- Arthur Kleinman
Modi's Re-election: A win for identity politics
Going into the new year, there was a near-consensus among political punditry that, while not suffering an overall loss, the Indian Prime Minister Narendra Modi would emerge from the country’s unusually long general election a diminished figure. Fast forward to the present, however, and such forecasts could not have been further from the truth; confounding all expectations, Modi’s Bharatiya Janata Party (BJP) – along with the rest of its right-wing coalition, the National Democratic Alliance – would take 353 seats in the Lok Sabha, an increase from its take of 336 in the previous election, and comfortably above the 272 seats needed for an operational majority. How did the BJP so dramatically reverse its fortunes? Yet more importantly, what implications does the result have for the country’s future?
For much of India’s existence as an independent state, the Indian National Congress – the party of Mahatma Gandhi (and, for the most part, his family) – has effectively dominated its political landscape. However, as is often the case with political organisations that rule without meaningful opposition over a number of decades, the INC would increasingly be perceived in the eyes of the masses as a symbol of elitism, corruption and stagnation that had beset the country. Indeed, the party’s predominantly secular orientation would leave many fervent Hindus dissatisfied in an era characterised by identity politics, with socialistic leanings facilitating the cultivation of a seemingly boundless state bureaucracy - the “licence raj”.
Enter Narendra Modi, a figure whom upon initially running for national office in 2014 appeared to be the antithesis of what for much of the electorate were the negative aspects of Indian society that the INC had come to embody. Unlike Sonia Gandhi, the INC’s leader at the time (and her successor, Rahul), Modi didn’t earn his position through birth-right, but rather worked his way up the rungs of Indian society, an experience he was forced to undergo as a result of his lower caste background. In addition, he pitched himself as a fierce advocate of the free market, and centred his campaign around a comprehensive programme of economic reform that promised to transform India’s economy and liberate the average citizen from the shackles of bureaucracy. With such a powerful message, few were taken aback when Modi and his party resoundingly defeated the INC, and assumed control of the government thereafter.
Over the next few years, however, it became evident that things weren’t quite going as planned; the economic boom that Modi promised failed to materialise, and in its stead the Indian public were subjected to a series of poorly thought out policies, many of which yielded undesirable outcomes. The most dramatic of the first Modi government’s policy failures came in the form of its demonetisation drive. In theory, it was a novel solution to an increasingly prevalent problem – by declaring 99% of the country’s currency void with extremely short notice, it was hoped that immense quantities of untaxed “black money” in the economy could be flushed out – yet the numerous flaws in its execution (such as the failure of banks to print enough new notes to meet demand) quickly became apparent, and inadvertently ended up damaging the livelihood of millions of ordinary civilians.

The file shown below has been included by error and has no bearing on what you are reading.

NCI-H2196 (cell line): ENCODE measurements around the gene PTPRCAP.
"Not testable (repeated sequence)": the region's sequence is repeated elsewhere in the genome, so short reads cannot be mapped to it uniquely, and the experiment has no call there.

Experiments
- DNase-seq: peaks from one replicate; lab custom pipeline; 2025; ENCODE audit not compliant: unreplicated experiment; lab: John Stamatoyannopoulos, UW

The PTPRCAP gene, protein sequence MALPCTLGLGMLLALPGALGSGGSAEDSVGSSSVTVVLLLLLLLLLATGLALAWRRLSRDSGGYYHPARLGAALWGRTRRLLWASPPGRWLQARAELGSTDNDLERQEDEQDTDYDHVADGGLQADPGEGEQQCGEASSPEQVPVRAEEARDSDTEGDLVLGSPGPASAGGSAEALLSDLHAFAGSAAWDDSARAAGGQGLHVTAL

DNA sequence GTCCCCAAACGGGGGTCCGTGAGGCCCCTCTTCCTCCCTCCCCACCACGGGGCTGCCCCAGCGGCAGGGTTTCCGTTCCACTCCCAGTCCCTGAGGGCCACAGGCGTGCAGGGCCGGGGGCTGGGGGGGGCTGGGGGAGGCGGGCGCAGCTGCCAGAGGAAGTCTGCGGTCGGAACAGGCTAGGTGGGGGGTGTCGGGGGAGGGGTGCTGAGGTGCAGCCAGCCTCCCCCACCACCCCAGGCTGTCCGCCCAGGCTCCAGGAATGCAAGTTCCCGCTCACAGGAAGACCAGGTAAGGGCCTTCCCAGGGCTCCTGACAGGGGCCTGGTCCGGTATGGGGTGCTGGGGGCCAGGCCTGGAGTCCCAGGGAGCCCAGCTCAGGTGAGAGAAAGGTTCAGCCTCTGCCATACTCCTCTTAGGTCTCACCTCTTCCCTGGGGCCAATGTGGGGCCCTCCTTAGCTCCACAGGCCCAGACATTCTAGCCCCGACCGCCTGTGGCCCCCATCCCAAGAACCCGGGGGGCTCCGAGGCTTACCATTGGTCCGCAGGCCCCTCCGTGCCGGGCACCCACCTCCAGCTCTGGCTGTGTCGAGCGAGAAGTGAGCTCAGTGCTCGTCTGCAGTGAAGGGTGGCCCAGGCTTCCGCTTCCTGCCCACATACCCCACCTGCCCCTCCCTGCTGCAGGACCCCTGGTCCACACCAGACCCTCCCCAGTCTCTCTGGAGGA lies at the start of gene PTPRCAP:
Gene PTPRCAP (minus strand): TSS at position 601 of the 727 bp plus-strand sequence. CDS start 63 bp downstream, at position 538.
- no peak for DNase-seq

While the government maintained a strong base of support, the wider Indian public were not completely reticent to its failures either. As a result, the BJP faced a string of underwhelming results in various local and regional elections, reflecting discontent with their lacklustre economic management. One of the largest shocks to the incumbents came in May last year, when the BJP failed to win enough seats to form a local government in the strategically crucial state of Karnataka.
It is against this backdrop that, faced with a new general election and the prospect of being removed from office, Modi fell back on a familiar, but divisive strategy: identity politics. For those familiar with the BJP, this would not come as too much of a surprise – after all, the party has its roots in Rashtriya Swayamsevak Sangh (RSS for short), a Hindu nationalist paramilitary and volunteer organisation established in the 1920s that by most metrics would qualify as a far-right movement, having exhibited strong fascist tendencies for much of its existence. In particular, some among the group’s founders explicitly expressed strong admiration for the Nazis during their ascendance in the 1930s.
It is undeniable that since entering office five years ago, the BJP has on numerous occasions either cast a blind eye to, or even outright indulged in incidents perpetuated by far-right Hindus. In a report released by Human Rights Watch, they found that 90% of the religion-based hate crimes that have occurred in the last decade did so under Modi’s tenure (primarily against Muslims). However, it would not be until the BJP’s domestic failures began to take a toll on their popularity that Hindu identity politics supplanted economic reform as the central component of their political platform, and given the party’s extremely strong election result – it is unprecedented for incumbent governments to increase, let alone maintain, their grip on power in subsequent elections – it is easy to see why the temptation is strong among the right to further promote and normalise the use of nationalistic rhetoric; after all, why promise an ambitious, high-risk programme of economic reforms that you may well struggle to deliver when mobilising the passions of an ethno-religious group that constitutes almost 80% of the electorate is a safer strategy for securing mass support? Indian politics is about to get a lot uglier - for Modi’s political survival depends on it.